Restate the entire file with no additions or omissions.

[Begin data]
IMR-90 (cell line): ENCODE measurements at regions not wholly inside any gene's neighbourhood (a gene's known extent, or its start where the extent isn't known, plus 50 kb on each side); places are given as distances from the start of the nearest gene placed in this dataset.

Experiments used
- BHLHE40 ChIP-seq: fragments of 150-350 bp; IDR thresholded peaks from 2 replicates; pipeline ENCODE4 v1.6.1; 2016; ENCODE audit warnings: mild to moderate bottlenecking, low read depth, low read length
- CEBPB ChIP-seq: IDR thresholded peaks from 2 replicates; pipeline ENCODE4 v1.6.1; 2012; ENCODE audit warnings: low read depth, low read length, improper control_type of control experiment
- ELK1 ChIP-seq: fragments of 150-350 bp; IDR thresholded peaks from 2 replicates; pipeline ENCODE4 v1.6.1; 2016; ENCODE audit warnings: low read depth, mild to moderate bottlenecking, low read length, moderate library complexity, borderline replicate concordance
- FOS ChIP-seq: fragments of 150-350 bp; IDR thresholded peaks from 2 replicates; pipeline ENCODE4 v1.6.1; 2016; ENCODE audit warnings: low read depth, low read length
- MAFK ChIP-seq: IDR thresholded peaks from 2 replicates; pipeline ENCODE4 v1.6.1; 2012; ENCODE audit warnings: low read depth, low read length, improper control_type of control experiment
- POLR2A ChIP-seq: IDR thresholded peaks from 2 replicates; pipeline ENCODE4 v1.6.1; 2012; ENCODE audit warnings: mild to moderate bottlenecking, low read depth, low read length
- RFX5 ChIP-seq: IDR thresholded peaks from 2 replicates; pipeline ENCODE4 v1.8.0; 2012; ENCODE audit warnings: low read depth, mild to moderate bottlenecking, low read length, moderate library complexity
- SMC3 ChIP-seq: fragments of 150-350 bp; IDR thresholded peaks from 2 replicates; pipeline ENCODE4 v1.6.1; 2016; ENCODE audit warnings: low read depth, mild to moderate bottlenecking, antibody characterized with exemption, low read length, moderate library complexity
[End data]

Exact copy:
IMR-90 (cell line): ENCODE measurements at regions not wholly inside any gene's neighbourhood (a gene's known extent, or its start where the extent isn't known, plus 50 kb on each side); places are given as distances from the start of the nearest gene placed in this dataset.

Experiments used
- BHLHE40 ChIP-seq: fragments of 150-350 bp; IDR thresholded peaks from 2 replicates; pipeline ENCODE4 v1.6.1; 2016; ENCODE audit warnings: mild to moderate bottlenecking, low read depth, low read length
- CEBPB ChIP-seq: IDR thresholded peaks from 2 replicates; pipeline ENCODE4 v1.6.1; 2012; ENCODE audit warnings: low read depth, low read length, improper control_type of control experiment
- ELK1 ChIP-seq: fragments of 150-350 bp; IDR thresholded peaks from 2 replicates; pipeline ENCODE4 v1.6.1; 2016; ENCODE audit warnings: low read depth, mild to moderate bottlenecking, low read length, moderate library complexity, borderline replicate concordance
- FOS ChIP-seq: fragments of 150-350 bp; IDR thresholded peaks from 2 replicates; pipeline ENCODE4 v1.6.1; 2016; ENCODE audit warnings: low read depth, low read length
- MAFK ChIP-seq: IDR thresholded peaks from 2 replicates; pipeline ENCODE4 v1.6.1; 2012; ENCODE audit warnings: low read depth, low read length, improper control_type of control experiment
- POLR2A ChIP-seq: IDR thresholded peaks from 2 replicates; pipeline ENCODE4 v1.6.1; 2012; ENCODE audit warnings: mild to moderate bottlenecking, low read depth, low read length
- RFX5 ChIP-seq: IDR thresholded peaks from 2 replicates; pipeline ENCODE4 v1.8.0; 2012; ENCODE audit warnings: low read depth, mild to moderate bottlenecking, low read length, moderate library complexity
- SMC3 ChIP-seq: fragments of 150-350 bp; IDR thresholded peaks from 2 replicates; pipeline ENCODE4 v1.6.1; 2016; ENCODE audit warnings: low read depth, mild to moderate bottlenecking, antibody characterized with exemption, low read length, moderate library complexity